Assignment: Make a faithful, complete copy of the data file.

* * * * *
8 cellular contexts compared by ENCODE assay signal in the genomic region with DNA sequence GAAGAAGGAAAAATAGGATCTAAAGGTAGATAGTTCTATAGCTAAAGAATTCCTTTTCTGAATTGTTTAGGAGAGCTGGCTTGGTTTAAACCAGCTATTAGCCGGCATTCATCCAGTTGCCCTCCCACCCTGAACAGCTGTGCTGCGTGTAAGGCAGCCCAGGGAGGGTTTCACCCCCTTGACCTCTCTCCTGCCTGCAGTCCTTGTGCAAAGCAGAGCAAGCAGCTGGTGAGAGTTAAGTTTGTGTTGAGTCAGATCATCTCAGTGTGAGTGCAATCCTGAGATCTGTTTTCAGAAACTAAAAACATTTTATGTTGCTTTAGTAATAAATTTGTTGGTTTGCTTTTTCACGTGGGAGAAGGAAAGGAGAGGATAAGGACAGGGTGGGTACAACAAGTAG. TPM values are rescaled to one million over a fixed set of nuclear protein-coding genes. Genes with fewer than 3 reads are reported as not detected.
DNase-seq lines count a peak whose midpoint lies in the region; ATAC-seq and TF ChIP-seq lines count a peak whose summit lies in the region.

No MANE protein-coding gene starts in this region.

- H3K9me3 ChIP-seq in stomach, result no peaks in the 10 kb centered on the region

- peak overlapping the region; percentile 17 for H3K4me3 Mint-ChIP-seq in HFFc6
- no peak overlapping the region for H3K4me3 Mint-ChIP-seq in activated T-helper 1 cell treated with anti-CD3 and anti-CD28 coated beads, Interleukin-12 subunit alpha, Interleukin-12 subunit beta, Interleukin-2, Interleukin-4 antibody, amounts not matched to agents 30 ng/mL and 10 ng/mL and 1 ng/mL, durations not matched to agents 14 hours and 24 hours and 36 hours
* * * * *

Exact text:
8 cellular contexts compared by ENCODE assay signal in the genomic region with DNA sequence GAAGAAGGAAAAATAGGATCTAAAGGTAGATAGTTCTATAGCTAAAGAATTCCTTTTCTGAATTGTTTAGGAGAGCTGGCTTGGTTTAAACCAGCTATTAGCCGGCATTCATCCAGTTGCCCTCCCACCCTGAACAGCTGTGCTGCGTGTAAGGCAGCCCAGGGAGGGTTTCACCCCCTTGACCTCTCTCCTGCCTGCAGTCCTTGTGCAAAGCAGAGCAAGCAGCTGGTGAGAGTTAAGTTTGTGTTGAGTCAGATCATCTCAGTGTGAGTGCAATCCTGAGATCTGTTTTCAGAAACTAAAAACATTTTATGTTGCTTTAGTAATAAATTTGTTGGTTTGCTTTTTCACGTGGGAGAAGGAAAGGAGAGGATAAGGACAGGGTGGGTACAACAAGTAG. TPM values are rescaled to one million over a fixed set of nuclear protein-coding genes. Genes with fewer than 3 reads are reported as not detected.
DNase-seq lines count a peak whose midpoint lies in the region; ATAC-seq and TF ChIP-seq lines count a peak whose summit lies in the region.

No MANE protein-coding gene starts in this region.

- H3K9me3 ChIP-seq in stomach, result no peaks in the 10 kb centered on the region

- peak overlapping the region; percentile 17 for H3K4me3 Mint-ChIP-seq in HFFc6
- no peak overlapping the region for H3K4me3 Mint-ChIP-seq in activated T-helper 1 cell treated with anti-CD3 and anti-CD28 coated beads, Interleukin-12 subunit alpha, Interleukin-12 subunit beta, Interleukin-2, Interleukin-4 antibody, amounts not matched to agents 30 ng/mL and 10 ng/mL and 1 ng/mL, durations not matched to agents 14 hours and 24 hours and 36 hours